2. Avoid the Four Horsemen of the Apocalypse and know their antidotes. The toxicity of these “Four Horsemen” as Dr. Gottman calls them cannot be underestimated. Criticism, to which the antidote is complaining without blaming. Contempt, to which the antidote is showing respect and trust. Defensiveness, to which the antidote is taking responsibility for your part in the conflict. Stonewalling, to which the antidote is physiological self-soothing (deep breathing, slowing down your pulse, counting to ten slowly). These four habits are poison in relationships.
  3. Ask. If your feelings are being hurt, if you partner is giving you attitude, if something they’ve said has come across badly, ask them about it. Take it as an opportunity to check in with them, let them know how they are coming across and give them an opportunity to correct it. So many couples let little things evolve into big things because they misinterpreted, assumed or mind-read. Do not do that. Instead, ask your partner, in a kind way, “What’s going on?” Maybe they’re having a bad day. Maybe it has nothing to do with you or the situation you’re in. People don’t always realize how they come across to those they love, because when we love, we let our guard down and we say things without thinking about their impact. Give your partner an opportunity to explain their thought process, what they are going through, and what you can do to help them. Relationships are give and take; use this as an opportunity to ask your partner what they need from you.
  4. Never stop dating each other. When we first meet our partners, we present the best version of ourselves. Not that we are not authentic, but we tend to only show the things that make us attractive to others. Over time, we discover things about our partners that are less flattering. They do not necessarily make us love them any less; however, as the newness of a relationship wears off, the spark can, too. One way to keep the spark alive is to keep dating each other throughout your relationship. Dinner dates, movies, concerts or anything where the two of you can spend quality time together, without the interference of everyday worries and stress. Time together includes time without the interruptions of children, social media and work which is all helpful in keeping that spark alive.

Writing A Letter You’ll Never Send

In the age of email, texting, Facebook and Twitter, letter writing in the traditional sense has fallen to the wayside. Writing a letter used to be a major form of communication; long distance phone calls cost a lot of money, whereas a stamp was less than fifty cents. Writing a letter gave you time to think about what you were going to say, how you were going to say it and who you were going to say it to.

Nowadays, its so easy to pick up your smart phone and send a quick text, most of the time knowing that you’ll get a response back in a few moments. But what about the times where there are things you want to say, but don’t feel comfortable saying them? Or when the person you want to say them to is no longer around. How do you get that need to say what you need to say to them out of you?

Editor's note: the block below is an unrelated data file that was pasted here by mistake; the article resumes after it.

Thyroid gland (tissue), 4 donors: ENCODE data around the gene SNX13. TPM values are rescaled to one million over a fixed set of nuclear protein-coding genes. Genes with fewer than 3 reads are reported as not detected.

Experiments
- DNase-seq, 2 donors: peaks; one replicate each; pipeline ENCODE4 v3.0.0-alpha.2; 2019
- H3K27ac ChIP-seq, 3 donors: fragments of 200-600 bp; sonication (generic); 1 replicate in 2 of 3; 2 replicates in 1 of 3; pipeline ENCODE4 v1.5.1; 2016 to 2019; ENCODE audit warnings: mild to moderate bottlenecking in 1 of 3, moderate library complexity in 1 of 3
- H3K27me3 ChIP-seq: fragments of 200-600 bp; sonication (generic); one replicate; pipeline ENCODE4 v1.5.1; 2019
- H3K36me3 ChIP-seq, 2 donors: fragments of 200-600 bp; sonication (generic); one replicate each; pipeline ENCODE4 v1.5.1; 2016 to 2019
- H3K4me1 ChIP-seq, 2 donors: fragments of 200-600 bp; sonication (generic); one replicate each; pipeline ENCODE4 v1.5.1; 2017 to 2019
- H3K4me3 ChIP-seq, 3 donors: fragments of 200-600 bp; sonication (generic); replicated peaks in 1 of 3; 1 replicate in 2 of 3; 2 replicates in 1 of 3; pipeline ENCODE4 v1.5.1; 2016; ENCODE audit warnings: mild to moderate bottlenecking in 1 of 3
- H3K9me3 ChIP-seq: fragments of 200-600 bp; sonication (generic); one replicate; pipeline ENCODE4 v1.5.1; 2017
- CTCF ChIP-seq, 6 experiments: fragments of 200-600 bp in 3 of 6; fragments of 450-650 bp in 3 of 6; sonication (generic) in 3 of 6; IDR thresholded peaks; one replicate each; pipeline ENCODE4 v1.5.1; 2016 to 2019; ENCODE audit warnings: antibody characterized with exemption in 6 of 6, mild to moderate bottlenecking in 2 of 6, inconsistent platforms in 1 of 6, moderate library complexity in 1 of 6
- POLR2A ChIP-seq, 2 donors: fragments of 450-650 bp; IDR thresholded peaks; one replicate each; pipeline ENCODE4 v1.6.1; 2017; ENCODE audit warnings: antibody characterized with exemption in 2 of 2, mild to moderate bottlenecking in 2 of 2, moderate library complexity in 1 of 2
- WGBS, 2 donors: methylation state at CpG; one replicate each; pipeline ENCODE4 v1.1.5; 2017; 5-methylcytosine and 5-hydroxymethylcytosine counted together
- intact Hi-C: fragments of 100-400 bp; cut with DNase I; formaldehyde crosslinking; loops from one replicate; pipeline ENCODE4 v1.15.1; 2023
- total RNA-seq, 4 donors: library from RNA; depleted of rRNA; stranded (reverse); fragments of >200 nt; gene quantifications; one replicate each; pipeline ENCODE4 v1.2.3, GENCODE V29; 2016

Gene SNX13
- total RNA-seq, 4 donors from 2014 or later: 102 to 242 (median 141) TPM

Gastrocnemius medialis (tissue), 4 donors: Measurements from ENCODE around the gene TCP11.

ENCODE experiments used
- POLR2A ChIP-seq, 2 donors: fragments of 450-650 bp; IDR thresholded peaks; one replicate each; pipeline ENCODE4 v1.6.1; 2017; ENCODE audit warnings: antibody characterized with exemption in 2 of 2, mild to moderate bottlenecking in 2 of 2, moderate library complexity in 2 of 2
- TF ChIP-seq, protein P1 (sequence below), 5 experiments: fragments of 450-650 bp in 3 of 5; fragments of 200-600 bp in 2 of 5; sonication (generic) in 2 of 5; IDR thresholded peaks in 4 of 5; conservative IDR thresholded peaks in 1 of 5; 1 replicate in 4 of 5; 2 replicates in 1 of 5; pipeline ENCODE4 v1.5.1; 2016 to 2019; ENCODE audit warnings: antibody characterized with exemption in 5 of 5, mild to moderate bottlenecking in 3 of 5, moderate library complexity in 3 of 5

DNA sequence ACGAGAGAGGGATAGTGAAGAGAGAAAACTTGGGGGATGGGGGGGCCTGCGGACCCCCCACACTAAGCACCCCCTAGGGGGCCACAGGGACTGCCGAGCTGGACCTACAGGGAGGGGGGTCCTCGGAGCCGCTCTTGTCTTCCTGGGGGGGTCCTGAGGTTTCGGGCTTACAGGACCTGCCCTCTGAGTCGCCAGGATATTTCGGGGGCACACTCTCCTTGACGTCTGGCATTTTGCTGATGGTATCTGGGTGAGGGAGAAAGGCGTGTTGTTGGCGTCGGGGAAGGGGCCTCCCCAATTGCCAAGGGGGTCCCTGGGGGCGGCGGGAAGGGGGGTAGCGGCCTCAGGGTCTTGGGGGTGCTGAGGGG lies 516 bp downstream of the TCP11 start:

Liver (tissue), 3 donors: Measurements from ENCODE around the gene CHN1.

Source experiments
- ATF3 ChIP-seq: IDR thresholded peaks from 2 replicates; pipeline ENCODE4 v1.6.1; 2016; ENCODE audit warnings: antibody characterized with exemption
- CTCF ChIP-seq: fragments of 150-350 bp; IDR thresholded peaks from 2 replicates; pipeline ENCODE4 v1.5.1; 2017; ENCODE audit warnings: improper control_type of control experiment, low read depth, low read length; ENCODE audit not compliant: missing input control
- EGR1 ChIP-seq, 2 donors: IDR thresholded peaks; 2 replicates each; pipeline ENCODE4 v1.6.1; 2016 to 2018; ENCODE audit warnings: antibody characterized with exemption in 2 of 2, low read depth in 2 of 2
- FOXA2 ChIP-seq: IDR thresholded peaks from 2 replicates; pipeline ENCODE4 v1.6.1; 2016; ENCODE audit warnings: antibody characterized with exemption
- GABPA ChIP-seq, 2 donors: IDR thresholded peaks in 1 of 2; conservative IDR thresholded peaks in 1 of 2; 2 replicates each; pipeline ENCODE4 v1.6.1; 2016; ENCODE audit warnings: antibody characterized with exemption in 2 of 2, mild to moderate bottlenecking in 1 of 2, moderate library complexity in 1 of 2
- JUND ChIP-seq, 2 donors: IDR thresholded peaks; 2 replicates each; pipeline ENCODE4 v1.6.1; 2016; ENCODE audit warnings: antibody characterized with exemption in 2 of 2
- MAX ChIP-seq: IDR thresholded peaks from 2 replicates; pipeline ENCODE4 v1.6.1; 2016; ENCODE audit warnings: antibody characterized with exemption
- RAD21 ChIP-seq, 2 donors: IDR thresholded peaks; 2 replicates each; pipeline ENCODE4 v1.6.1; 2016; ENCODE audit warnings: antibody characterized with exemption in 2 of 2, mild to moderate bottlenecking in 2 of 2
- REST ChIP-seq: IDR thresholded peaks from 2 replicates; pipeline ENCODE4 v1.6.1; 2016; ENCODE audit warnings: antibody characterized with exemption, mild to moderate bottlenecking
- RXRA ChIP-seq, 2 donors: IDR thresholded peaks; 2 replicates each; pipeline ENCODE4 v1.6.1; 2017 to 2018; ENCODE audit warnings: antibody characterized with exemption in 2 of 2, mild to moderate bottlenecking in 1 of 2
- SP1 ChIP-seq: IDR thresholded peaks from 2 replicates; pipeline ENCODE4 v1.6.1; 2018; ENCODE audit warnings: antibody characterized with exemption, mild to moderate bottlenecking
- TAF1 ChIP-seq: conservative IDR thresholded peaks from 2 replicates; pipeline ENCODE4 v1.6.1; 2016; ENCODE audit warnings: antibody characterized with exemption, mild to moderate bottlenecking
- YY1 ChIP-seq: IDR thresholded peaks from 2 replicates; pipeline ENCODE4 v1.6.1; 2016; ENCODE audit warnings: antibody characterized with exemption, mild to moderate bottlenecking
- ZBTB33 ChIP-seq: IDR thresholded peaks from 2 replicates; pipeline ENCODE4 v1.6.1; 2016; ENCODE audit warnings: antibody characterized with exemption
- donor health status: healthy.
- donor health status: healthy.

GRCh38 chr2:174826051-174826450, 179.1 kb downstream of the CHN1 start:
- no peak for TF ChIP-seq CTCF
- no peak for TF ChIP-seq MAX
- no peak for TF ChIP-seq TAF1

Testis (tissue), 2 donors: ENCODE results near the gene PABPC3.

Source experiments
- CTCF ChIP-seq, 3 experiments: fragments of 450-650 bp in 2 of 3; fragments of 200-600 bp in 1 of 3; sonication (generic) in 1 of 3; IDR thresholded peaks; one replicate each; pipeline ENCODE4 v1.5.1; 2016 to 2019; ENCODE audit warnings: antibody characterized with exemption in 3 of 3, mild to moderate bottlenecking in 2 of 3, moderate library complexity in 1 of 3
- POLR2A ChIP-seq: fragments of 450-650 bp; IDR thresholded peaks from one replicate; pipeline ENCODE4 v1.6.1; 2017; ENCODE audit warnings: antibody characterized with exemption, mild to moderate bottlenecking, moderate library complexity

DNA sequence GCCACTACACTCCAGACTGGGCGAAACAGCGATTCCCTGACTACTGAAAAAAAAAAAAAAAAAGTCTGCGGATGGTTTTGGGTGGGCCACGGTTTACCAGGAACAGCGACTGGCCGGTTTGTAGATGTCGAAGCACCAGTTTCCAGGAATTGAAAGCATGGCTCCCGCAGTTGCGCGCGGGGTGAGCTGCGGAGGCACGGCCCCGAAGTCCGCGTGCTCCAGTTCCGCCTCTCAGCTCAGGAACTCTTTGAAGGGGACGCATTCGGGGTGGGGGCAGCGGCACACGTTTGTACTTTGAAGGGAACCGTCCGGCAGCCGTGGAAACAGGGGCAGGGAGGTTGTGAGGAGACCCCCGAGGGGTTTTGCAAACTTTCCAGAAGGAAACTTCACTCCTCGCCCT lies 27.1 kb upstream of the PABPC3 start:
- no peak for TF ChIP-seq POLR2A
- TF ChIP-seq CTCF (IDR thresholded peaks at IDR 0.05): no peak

Writing a journal is an excellent means of getting things out of your mind and off your chest. But sometimes, the things you want to say are directed at someone in particular; for example, an ex partner, a deceased parent, a friend you lost along the way due to too many differences. Some therapists use what we call the Empty Chair Technique, where you air your grievances and feelings, good or bad, to an empty chair where you imagine your particular audience member to be sitting. While often an effective form of therapy, it can feel awkward and unfulfilling to some.

When the Empty Chair Technique isn’t quite your speed, writing a letter that you will never send is another way to unburden your thoughts. Letter writing is private, intimate, and allows you time to think about what you’re going to say before putting it down on paper; or for some, to just let the words flow out of you until you feel purged of the negativity you’ve been carrying around. You can say whatever you want without fearing repercussions or painful exchanges between you and the person you’re writing to. While most therapists will advocate dealing with your problems as directly as possible, sometimes airing your concerns directly to that other person isn’t an option, yet you still feel the need to get those feelings out. In circumstances like this, writing a letter, or even a series of letters can be cathartic and can help give you that sense of unburdening that you may be craving.

Some people choose to burn the letters after they are written, as another form of purging. Some put them away in a box; some keep journals specifically for those letters. Whatever you find works best for you, do that. And in the event that the person you are writing the letter to is someone that you may have an opportunity to approach directly one day, writing them a letter now may help to organize your thoughts and feelings to help you approach them later on.

Relationship Red Flags

We’ve all done it. Met someone, established a relationship and developed feelings for them, only to find out that they’re “the same as all the others.” We don’t often stop to question why every person we fall for winds up having the same and/or similar faults and problems as the last person.